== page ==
A cluster of 3 gingko sprouts was planted in the shadow of the lilacs, but they have not survived the deer and the neighbor's wayward weed eater.

Some lilies of the valley and day lilies have been transplanted along the neighbor's stone retaining wall and down the slope to the black cherry to define the flowing path down the hill.

The young "bland" mulberry tree is being replaced by mountain ash a little farther from the neighbor's spruce, hopefully.

Future Plans

Shifting the mock orange a little away from the porch and the tall yew

Rock garden with shade-loving woodland flowers and pond on the slope next to the house.

Improve the ground covers

Pulley bird feeder set up from the porch

East Side Yard

Original Form

The east side yard starts with the 5 foot-wide planting area between the front drive and the retaining wall along the street into the park. Currently, the strip contains the regrown hedge that the previous owners tried to remove c. 2015, some wild flowers, and lilies of the valley.

The hedge strip widens under the basketball hoop at the end of the driveway next to the front porch. This area was planted with day lilies and some over-shaded peonies..

On the east side of the house, the area between the side path and the house is thickly planted with lilies of the valley with a few jack-in-the-pulpits and a couple of volunteer gooseberries. Virginia Creeper climbs the sandstone foundation.

The area between the side path and the retaining wall was previously a giant wildflower patch with a large covered sandbox. The flowers include yucca, columbine, "bluebells", milkweed, chives, tulips, etc.

The north border has a clump of trailing junipers draped down the retaining wall.

Changes so Far

Some rescued hostas and peonies have been located along the driveway. Snow-on-the-mountain has also been moved there.

The area between the side path and the retaining wall is now a rectangular yard with a wildflower border (although some yuccas keep poking up through the grass).

A couple of Autumn Joy sedum, iris, and rescued peonies have been added to the wildflower border.

Transplanted some day lilies along the base of the retaining wall, along with a few annuals left over from the boulevard triangle planting.

Future Plans

Roses, lilies, columnar juniper, bridal wreath spirea, pink spirea - on top of the retaining wall

Transplant the remnant peony to a more visible spot

Plant some ornamental heirloom vegetables in the wildflower border, maybe some prickly pear cactus, hens & chicks.

Need to do something with the corner of the back stairs/retaining wall - columnar juniper? rhododendron?

Upper Back Yard

Original Form

From the garage to to the park gate.

This area was dominated by a large, overgrown fenced dog run that had been roughly pulled out prior to sale of the property. Otherwise, it was a rough yard with various trees growing in the fence lines.

On the west side, there was a large black cherry tree, a large and small mulberry tree, and a black walnut. On the neighbor's side, there was a shaded honeysuckle, a couple of blue spruce, a burr oak, and the edge of the silver poplar grove.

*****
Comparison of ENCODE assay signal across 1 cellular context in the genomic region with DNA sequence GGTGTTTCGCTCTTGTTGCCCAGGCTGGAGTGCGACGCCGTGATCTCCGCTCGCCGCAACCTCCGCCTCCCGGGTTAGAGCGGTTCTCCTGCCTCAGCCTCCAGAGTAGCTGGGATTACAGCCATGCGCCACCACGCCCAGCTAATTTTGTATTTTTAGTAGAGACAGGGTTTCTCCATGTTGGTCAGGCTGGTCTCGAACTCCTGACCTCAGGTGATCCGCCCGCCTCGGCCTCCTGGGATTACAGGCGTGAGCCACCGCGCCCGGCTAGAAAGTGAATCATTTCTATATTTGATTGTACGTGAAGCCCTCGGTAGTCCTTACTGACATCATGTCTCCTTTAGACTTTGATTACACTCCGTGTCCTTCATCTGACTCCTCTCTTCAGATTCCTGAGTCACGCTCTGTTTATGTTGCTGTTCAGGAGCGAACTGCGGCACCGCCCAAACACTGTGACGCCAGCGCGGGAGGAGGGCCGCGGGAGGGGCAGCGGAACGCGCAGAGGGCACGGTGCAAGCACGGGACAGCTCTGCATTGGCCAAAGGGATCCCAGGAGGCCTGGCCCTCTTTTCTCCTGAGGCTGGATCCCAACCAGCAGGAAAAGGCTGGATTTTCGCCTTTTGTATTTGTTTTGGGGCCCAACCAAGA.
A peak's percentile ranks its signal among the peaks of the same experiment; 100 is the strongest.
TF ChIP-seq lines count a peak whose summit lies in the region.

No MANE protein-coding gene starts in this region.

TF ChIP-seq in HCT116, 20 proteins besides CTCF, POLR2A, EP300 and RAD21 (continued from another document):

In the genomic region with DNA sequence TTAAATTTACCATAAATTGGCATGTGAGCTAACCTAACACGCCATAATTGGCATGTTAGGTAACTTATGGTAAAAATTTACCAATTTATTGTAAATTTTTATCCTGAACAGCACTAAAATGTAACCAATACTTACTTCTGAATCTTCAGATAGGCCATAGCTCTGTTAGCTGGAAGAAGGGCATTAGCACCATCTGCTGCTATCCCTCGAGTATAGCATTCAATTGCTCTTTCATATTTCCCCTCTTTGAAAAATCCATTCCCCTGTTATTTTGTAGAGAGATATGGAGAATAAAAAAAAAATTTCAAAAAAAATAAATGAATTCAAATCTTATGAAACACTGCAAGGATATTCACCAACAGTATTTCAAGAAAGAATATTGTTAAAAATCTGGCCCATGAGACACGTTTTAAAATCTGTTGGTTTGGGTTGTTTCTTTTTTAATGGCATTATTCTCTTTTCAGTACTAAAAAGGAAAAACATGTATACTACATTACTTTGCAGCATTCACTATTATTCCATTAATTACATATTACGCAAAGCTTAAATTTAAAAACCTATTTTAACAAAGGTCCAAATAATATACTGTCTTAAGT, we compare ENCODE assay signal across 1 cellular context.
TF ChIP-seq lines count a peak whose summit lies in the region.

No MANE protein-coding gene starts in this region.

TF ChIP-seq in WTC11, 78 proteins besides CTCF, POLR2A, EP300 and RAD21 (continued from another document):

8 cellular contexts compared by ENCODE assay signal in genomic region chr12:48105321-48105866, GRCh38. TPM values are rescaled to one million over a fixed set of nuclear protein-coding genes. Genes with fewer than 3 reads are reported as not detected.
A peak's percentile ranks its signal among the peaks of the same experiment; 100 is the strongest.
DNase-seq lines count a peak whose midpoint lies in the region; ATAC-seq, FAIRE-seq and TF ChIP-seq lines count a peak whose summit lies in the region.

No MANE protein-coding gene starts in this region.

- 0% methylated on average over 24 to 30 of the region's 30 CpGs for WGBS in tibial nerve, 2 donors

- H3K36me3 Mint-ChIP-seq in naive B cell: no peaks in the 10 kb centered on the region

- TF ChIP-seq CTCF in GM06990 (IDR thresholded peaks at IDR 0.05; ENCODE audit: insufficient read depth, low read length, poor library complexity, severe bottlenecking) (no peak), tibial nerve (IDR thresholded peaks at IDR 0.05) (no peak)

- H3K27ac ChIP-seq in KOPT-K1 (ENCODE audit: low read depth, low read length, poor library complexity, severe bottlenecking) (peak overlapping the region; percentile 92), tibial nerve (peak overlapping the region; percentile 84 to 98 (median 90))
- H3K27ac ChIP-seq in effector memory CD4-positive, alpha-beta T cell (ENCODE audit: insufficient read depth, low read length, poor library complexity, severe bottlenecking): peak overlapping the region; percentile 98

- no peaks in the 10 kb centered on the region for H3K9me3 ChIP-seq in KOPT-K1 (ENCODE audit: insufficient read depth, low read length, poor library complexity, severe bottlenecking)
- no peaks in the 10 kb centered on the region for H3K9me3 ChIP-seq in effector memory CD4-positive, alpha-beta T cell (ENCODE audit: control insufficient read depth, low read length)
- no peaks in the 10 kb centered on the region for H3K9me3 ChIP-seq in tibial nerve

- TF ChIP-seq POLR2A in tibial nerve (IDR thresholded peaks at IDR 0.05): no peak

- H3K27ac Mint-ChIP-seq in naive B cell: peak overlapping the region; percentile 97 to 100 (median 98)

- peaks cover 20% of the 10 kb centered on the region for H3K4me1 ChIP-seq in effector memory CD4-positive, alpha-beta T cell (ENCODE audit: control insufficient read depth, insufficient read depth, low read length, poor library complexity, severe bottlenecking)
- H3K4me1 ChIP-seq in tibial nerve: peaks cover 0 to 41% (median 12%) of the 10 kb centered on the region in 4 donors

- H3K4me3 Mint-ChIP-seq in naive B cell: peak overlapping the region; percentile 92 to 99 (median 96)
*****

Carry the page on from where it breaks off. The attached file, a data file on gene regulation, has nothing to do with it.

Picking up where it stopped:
On the east side, there were 3 burr oaks in a diagonal 20 ft north of the corner of the garage to the property line, then a large ash, a "half" crab apple, a linden, then another burr oak next to the post of the park gate. There was a large tractor tire sandbox next to the first burr oak.

Changes so Far

Leveled the ground where the dog run was pulled out, removed stumps, planted grass seed.

Transplanted day lilies and ferns along the west property line to continue defining the flow of the path down the hill. Had the neighbor's landscapers lay down a thick edge of mulch along the west property line when they put in their arbor vitae hedge (in repayment for using my property for ease of access).

Installed a cedar fence along the east property line to stop people thinking our back yards are extensions of the adjacent city park.

Planted a couple of forsythia between two of the diagonal oaks on the eastern upper yard to screen the few from the street. Transplanted some rescued peonies there, too. Planted a pink hydrangea, volunteer pagoda dogwood, and three yews along the fence between the burr oak and the ash to screen the view from the tennis court driveway. After a couple of years, it was clear that none of these plants were happy, so the hydrangea and the yews were transplanted elsewhere.

Planted a cluster of large tiger lilies under the crab apple, and transplanted rescued peonies around it's base.

Moved the tractor tire to the slope of the west yard and dug it in, by hand, to form a small pond in the future rock garden.

Future Plans

Plant sumacs around the western mulberry? Replace the small mulberry with a serviceberry?

Plant small grove of fruit trees in the middle of the yard

Add a couple of flowering trees to the half-crab apple along the eastern yard

Lower Back Yard

Original Form

From the park gate to the creek. Tends to flood a bit...

Changes so Far

Future Plans

Nesting Sites?